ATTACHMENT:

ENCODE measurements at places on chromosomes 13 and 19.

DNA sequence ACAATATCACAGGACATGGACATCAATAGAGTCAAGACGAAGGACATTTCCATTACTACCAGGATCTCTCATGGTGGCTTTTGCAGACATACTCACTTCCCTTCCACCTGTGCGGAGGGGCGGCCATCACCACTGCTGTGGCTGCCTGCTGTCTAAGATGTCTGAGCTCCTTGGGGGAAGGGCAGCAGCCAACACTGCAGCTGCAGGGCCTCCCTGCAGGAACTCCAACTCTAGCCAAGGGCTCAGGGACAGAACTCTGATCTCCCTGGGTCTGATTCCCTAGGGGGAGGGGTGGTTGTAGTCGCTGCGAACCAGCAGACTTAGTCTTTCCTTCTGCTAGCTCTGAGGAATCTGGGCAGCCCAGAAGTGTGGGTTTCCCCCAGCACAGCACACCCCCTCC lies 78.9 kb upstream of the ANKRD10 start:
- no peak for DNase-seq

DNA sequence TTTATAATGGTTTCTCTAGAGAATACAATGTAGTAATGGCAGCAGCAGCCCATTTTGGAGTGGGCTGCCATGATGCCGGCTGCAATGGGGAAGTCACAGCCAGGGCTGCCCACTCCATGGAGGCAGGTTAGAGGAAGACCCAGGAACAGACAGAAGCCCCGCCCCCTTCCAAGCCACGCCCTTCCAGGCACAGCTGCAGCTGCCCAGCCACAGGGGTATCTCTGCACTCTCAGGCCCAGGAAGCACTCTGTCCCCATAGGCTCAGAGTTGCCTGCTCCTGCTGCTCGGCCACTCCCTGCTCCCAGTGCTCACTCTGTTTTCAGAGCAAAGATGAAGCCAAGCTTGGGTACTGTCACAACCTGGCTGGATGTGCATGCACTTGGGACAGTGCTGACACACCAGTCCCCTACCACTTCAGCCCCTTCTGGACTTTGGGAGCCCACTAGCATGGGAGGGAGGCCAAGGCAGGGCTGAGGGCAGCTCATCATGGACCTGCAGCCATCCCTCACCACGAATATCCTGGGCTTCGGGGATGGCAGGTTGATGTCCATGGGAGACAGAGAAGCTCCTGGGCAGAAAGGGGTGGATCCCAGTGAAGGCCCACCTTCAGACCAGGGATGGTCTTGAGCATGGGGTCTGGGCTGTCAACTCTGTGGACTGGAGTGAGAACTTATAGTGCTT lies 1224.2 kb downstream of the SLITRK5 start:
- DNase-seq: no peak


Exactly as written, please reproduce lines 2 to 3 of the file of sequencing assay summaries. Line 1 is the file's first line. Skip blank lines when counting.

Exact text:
DNA sequence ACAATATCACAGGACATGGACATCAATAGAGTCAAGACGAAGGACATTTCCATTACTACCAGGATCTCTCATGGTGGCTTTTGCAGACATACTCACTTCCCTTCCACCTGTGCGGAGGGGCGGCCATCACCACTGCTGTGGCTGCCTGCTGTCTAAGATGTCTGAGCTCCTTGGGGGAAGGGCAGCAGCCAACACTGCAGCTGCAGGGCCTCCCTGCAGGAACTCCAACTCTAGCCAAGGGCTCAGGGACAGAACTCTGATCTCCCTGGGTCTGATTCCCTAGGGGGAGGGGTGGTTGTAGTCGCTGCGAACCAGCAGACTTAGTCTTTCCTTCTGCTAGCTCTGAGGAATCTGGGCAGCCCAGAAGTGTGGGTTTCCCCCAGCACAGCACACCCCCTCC lies 78.9 kb upstream of the ANKRD10 start:
- no peak for DNase-seq